8 September 2008

Recipe for a Depression (1920s vs today)

Being that history is said to rhyme, this 20-page study argues the presence of many similarities back then, as compared to today. "Recipe for a Depression: A Re-interpretation of Economics in the 1920s" concludes with the following summary. Paper is by Stephen J. Church, President - Piscataqua Research, Inc.

Author's Note

This is a study of the causes of the Great Depression. I became interested in Federal Reserve monetary policy in the Great Depression because of an article that discussed policy conflicts at the Federal Reserve during the 1920s. The article implied that recent Federal Reserve policy questions were similar to policy issues during the 1920s and 1930s. I found the implications intriguing.

Concluding excerpt

"Low interest rates encouraged exceptional investment levels in plant and equipment, structures and housing. The growth of income made debt-based investing a nearly riskless opportunity. The extended period of increasingly high profits caused by an accelerated investment process seemed to justify expectations of future earnings growth.

Eventually, the negative real interest rates had their expected effect. Credit expansion began to exceed economic growth by a substantial margin. Shortly thereafter, asset prices began to rise at an excessive rate. Finally, borrowing to purchase risky assets on the expectation of price appreciation proliferated into every asset category.

The 1920s ended when the productivity-enhancing investment opportunity set began to diminish and the Federal Reserve determined to do something about the excessive credit expansion. The asset price deflation process morphed into an income deflation process. Price deflation accelerated during the normal economic slowing. Profits declined quickly. Incomes declined quickly. Consumption declined rapidly.

Ulitmately, the Great Depression resulted from the excessively low real interest rates maintained by the Federal Reserve during a time of high levels of productivity-enhancing investments. The low real interest rates encouraged over-investment and excessive debt creation. When the Federal Reserve tried to slow the process, the underlying economic weakness was exposed."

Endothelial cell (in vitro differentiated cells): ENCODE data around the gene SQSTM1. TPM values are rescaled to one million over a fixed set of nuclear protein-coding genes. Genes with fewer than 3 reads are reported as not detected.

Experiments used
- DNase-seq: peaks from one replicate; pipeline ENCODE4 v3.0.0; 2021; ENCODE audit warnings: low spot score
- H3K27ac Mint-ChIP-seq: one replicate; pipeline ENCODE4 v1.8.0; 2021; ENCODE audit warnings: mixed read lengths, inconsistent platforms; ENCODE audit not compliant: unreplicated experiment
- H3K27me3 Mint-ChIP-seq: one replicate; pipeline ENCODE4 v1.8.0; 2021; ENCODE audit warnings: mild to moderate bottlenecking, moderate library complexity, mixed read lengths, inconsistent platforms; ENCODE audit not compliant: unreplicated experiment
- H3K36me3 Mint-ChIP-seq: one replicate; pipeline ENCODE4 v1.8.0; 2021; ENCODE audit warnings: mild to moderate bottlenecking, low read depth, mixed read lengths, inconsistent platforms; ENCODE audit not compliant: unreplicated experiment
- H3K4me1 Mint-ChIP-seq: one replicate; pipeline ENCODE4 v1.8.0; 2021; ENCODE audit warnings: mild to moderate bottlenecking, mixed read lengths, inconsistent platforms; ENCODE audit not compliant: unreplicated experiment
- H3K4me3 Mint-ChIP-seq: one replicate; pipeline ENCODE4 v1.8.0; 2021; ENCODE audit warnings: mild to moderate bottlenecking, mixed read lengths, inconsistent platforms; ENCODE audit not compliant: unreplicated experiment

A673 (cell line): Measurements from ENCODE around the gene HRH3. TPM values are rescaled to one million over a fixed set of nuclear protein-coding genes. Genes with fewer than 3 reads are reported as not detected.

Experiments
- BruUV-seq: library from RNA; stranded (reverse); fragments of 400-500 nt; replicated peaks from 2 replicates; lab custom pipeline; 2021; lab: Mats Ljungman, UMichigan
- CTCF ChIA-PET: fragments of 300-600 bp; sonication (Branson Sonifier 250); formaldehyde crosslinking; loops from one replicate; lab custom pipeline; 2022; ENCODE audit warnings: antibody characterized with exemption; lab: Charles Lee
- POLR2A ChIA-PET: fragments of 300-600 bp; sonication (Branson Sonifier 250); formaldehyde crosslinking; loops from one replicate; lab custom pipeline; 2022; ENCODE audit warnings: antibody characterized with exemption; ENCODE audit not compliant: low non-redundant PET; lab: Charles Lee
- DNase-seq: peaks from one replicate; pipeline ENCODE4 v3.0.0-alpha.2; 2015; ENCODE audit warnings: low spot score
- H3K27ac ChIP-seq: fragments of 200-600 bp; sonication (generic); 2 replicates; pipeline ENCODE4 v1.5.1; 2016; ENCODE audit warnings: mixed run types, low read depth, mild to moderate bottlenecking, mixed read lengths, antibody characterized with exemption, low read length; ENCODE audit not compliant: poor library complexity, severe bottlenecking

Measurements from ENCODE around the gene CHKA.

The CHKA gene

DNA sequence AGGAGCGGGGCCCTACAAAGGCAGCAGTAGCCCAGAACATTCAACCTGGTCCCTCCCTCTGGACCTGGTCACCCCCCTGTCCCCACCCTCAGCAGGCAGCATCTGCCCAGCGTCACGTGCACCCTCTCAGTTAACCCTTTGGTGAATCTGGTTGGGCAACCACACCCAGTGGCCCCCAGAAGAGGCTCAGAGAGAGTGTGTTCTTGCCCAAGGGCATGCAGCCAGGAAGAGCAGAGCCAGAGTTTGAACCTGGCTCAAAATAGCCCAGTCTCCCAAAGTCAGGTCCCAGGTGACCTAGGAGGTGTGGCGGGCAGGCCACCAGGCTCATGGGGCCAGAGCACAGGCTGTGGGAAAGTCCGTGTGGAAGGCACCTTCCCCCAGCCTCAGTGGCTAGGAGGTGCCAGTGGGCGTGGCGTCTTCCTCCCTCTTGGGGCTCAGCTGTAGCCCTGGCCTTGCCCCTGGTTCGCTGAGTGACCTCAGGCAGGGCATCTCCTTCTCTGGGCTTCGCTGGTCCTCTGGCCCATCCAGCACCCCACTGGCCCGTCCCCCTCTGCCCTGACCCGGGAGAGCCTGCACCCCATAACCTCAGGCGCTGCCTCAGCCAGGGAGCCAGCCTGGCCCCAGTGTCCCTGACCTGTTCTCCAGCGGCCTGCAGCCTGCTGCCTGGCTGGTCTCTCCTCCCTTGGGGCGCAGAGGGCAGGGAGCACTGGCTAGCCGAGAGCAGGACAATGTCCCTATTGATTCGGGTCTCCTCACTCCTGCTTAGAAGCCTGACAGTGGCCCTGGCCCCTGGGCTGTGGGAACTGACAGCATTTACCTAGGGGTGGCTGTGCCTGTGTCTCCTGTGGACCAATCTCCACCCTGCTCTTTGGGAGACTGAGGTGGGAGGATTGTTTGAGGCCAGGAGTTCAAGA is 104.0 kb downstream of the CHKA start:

Eerie comparisons relative to today's economic environment. And the "carry trade" process back then is just as applicable today, only Japan is the facilitator:

Interactions between the Real and Financial Economies

"The interactions between the real and the financial economies progressed as would be expected in an era of high investment opportunity and expansionary monetary policy. The process was simple and predictable.

Excessive monetary expansion through low absolute and real interest rates has predictable side effects. The side effects are increased economic investment activity coupled with increased financial investment activity. The financial investment activity starts as debt investments and morphs into equity investments as economic investments generate growth and profits.

The final phase is usually debt-financed equity investments and maturity arbitrage with short-term debt financing long-term debt investments. The final phase is known as the carry trade where current returns on investments more than cover the currently low cost of short-term borrowings...

The carry trade was...based on the profit growth from economic investment expectations and the current financing costs of low real interest rates. The predictable result of carry-trade financed equity issuance occurred. Since the capital used for the most recent economic investments was virtually costless, the investments produced excess capacity and stock dilution. Profits began to decline dramatically. The carry trade was forced to unwind as the market violently lowered stock prices."


A/S/K said...

thanks for all your great posts. could you post this paper? Thank You, Kevin

A/S/K said...

Thanks for all your great posts. Could you post this paper? Thank You, Kevin